CORAL GABLES, Fla. – For Miami coach Al Golden, there is relief.
And for the Hurricanes implicated in an extra-benefits scandal, there will be a return to the field this season.
The NCAA said Tuesday that quarterback Jacory Harris and 11 other Hurricanes who accepted benefits from former booster Nevin Shapiro may play with some conditions -- the first sanctions in a scandal that overshadows the program.
Three players who accepted benefits as recruits were hit hardest, a six-game ban for Olivier Vernon and four-game penalties for Ray Ray Armstrong and Dyron Dye.
"I think it was probably fair," Golden told The Associated Press in response to the NCAA ruling. "Clearly, whatever transpired, it wasn't as over-the-top as everybody was initially reporting and all of those things. The NCAA and the university felt there was mistakes made ... and I've accepted that. And now we're moving forward."
In all, 12 players must pay restitution and eight will miss at least one game.
Miami opens its season at Maryland on Monday night.
The Hurricanes still might face many more penalties as the NCAA's investigation into Miami's compliance practices continues.
Miami is one of a growing list of schools with major football programs to be investigated by the NCAA for rule-breaking in the past 18 months, a club that includes Southern California, Ohio State, Auburn, Oregon, Michigan, North Carolina, Georgia Tech and LSU.
"Our members have continually stressed that involvement of third parties during recruitment will not be tolerated," NCAA vice president of academic and membership affairs Kevin Lennon said.
The scandal broke days after NCAA President Mark Emmert led a group of university presidents -- including Miami's Donna Shalala -- in drafting an outline for change in college sports. When the allegations against Miami became public, Emmert said if they were proven, they could further show that the system needs repair.
Around the ACC, a similar sentiment is being shared.
"The Miami thing, that's a great example," said Georgia Tech coach Paul Johnson, whose team had to vacate its 2009 ACC title because it used an ineligible player. "If there's kids there that did it ... they need to get punished. But if it goes back to 2002 and all those guys are gone, nothing is going to happen to them. What's going to happen is to the 80 percent of the kids who are there who didn't know anything about it or the coach who didn't know anything about it."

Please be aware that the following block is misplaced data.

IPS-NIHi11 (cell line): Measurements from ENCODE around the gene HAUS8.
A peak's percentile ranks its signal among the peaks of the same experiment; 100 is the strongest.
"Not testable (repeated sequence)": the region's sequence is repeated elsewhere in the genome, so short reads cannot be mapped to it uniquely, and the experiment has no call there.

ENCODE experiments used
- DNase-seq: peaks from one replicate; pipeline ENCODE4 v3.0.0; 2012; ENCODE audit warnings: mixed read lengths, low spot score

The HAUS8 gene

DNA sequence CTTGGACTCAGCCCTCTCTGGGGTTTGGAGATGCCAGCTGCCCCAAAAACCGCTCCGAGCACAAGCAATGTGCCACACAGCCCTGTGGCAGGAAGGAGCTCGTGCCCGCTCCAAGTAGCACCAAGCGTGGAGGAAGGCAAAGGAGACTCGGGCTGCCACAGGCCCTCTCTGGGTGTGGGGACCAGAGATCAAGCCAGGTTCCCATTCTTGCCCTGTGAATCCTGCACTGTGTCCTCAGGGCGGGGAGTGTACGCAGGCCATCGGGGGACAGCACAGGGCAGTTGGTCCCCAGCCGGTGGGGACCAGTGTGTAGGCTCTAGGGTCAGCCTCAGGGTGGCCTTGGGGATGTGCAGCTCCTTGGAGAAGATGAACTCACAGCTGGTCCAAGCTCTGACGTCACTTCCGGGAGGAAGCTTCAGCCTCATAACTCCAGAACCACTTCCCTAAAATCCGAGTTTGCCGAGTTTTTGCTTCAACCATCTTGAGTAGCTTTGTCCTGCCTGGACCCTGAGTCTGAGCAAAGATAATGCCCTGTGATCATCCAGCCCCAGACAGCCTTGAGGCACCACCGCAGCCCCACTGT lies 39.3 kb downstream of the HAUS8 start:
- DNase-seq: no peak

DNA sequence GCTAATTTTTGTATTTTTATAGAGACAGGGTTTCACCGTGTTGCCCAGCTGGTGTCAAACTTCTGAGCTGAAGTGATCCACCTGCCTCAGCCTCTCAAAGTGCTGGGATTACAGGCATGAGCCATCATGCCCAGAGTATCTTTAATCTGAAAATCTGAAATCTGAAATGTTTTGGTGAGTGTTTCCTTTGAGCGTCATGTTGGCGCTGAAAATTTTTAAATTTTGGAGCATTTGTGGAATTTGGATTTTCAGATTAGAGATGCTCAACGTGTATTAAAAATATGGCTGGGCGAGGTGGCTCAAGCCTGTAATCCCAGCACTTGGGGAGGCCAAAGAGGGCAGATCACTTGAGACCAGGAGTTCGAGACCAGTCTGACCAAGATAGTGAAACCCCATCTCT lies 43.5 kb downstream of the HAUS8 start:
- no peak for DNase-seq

Harris, Sean Spence, Travis Benjamin, Marcus Forston and Adewale Ojomo -- all likely Miami starters -- must sit out one game after it was determined they accepted benefits after enrolling at the school. Four other players must repay small amounts, all under $100, but will not miss any games.
"They understand that their actions demand consequences," Miami athletic director Shawn Eichorst said.
A 13th player, Marcus Robinson, was vindicated of wrongdoing, the university said.
The players who have to miss games may practice with the team during their suspensions.
"It's nice to have it out there now," Miami center Tyler Horn said. "There's no suspense in the air. We know what we have. We know what we're taking to Maryland."
Said Golden: "I'm relieved. I think that's a fair assessment."
The NCAA's ruling means Stephen Morris -- who led Miami past the Terrapins last season -- will be at quarterback for the Hurricanes to start the season. Harris, Spence, Benjamin, Forston and Ojomo all will be eligible to play when Miami hosts Ohio State on Sept. 17.
"They'll still be motivating us," left tackle Joel Figueroa said. "We're going to welcome them back with open arms, and we know they'll be ready to perform when the time comes."
The process of evaluating the eligibility of Miami student-athletes might not be over yet. Shalala revealed last week that university compliance personnel were investigating 15 student-athletes.
Of those, 13 were addressed by Tuesday's football decisions. A 14th is believed to be basketball player DeQuan Jones, who was also implicated by Shapiro's claims to Yahoo Sports. The identity of the 15th is unknown.
Also Tuesday, senior wide receiver Aldarius Johnson -- who was also implicated by Shapiro, but not named in Tuesday's NCAA statement -- was suspended indefinitely for a violation of team rules.
"We clearly have identified what our travel team is now," Golden said. "Everybody's going to get their roles (Wednesday) and by 7 a.m. we're going to be back on the practice field. That's been kind of our sanctum anyway. That's been the safest place for us this whole time."
The NCAA said Vernon must repay more than $1,200 because as a recruit he accepted things such as access to Shapiro's suite at a Miami home game, drinks and cover charges at two different nightclubs. Vernon was one of 72 Miami players and recruits that Shapiro claimed he provided benefits to during an eight-year span, allegations he detailed in a Yahoo Sports story published Aug. 16.
Armstrong must repay $788, the believed worth of his extra benefits, while Dye will pay $738.
Forston, the NCAA said, received more than $400 in things such as "athletic equipment, meals, nightclub cover charges and entertainment at a gentleman's club." Spence received about $275 in benefits, Ojomo $240, Benjamin more than $150 and Harris more than $140.
Brandon McGee, JoJo Nicholas, Vaughn Telemaque and Micanor Regis all must pay less than $100 for taking various impermissible benefits. Regis was not one of the players Shapiro said accepted benefits. The sanctions of those four players were announced by the university, which is operating a joint investigation with the NCAA.
"I'm glad that chapter is closed," Golden said. "I'm proud of our guys. I think they were, from every report I've gotten, were honest and forthright. And now we get ready for the University of Maryland."